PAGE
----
Silk Road sentencing approaches, prompting letters from both defense and prosecution
As Ross Ulbricht's Friday sentencing approaches, the mastermind behind Silk Road, as well as his family and friends wrote a letter to U.S. District Judge Katherine Forrest.
Prior to Ross Ulbricht's sentencing on Friday, both the Silk Road creator and more than 90 people, including his family and fellow inmates, penned letters to U.S. District Judge Katherine Forrest pleading for a lenient sentence.
“As I see it, a life sentence is more similar in nature to a death sentence than it is to a sentence with a finite number of years,” Ulbricht, 31, wrote. “Both condemn you to die in prison, a life sentence just takes longer. If I do make it out of prison, decades from now, I won't be the same man, and the world won't be the same place.”
Ulbricht faces at least 20 years in prison. He was found guilty in February on the charge of running the Silk Road under the name “Dread Pirate Roberts.”
In his letter, Ulbricht recognized the “terrible mistake” he made in creating and operating the site and acknowledged that it fed into drug addictions.
“Please leave a small light at the end of the tunnel, an excuse to stay healthy, an excuse to dream of better days ahead, and a chance to redeem myself in the free world before I meet my maker,” he wrote as his letter's final sentence.
Ulbricht's mother, Lyn Ulbricht, wrote: “Even with the shortest possible sentence, Ross will lose what are the most productive, rewarding and important years of his life. I beseech you to make his sentence no longer than necessary and give Ross the chance to rectify his mistakes.”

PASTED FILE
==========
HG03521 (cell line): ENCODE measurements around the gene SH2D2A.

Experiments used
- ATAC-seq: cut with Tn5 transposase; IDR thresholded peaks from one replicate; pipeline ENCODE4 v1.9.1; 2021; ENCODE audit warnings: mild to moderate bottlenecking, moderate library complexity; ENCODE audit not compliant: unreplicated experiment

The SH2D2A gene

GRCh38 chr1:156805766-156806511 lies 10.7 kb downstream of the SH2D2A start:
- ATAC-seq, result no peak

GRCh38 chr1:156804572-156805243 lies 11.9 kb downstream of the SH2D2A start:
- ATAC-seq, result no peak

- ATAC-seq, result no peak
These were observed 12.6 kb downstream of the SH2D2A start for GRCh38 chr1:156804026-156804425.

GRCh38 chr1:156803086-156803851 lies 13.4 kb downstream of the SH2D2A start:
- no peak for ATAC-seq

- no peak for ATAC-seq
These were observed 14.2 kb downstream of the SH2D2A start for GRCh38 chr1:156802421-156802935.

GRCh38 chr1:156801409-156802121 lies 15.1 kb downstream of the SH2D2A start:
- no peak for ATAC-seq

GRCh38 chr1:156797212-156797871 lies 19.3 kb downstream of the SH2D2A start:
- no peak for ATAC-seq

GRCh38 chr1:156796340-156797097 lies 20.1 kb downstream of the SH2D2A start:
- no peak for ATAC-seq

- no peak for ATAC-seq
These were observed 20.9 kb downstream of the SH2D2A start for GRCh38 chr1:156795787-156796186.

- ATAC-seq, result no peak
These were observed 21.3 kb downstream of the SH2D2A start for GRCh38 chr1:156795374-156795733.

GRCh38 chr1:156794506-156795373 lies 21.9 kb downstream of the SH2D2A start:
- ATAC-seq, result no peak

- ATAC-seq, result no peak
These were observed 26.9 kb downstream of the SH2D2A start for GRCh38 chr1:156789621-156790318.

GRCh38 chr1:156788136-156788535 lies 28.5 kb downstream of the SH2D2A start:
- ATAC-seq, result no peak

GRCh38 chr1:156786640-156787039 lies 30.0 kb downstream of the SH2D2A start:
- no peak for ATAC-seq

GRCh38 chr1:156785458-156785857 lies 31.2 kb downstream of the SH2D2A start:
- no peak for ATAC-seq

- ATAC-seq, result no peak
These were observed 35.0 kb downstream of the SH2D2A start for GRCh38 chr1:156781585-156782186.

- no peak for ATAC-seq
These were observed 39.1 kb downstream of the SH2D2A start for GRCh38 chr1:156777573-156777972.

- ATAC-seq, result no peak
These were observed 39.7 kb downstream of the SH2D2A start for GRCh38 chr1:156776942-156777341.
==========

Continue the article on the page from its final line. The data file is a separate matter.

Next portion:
Ross chose not to testify at his trial, making his letter the first time he's publicly addressed his convictions and actions.
Meanwhile, the prosecution also wrote a letter to Judge Forrest urging her to go beyond the minimum 20 year sentence to reflect the “seriousness of the offense, to promote respect for the law and to afford adequate deterrence to criminal conduct.”
Included in the letter were the specifics of six drug-related deaths that the government attributed to Silk Road drugs. One man, for example, was a Microsoft employee who died of a heroin overdose.
On his computer, the letter stated, were two browser windows. One was opened to Tor with the Silk Road website pulled up.
Other stated deaths included teens that overdosed on 25i-NBOMe, a synthetic drug similar to LSD. One boy, Alejandro N., took four hits of the drug before falling out of a chair, completely rigid, the letter stated. He then began having violent seizures, which prompted his friends to call law enforcement. He was pronounced dead upon being transported to the hospital.
Alejandro's friend purchased the drug from a dealer who used the website.
Ulbricht's sentencing is scheduled for 1:30 p.m. in a Manhattan federal courtroom on Friday.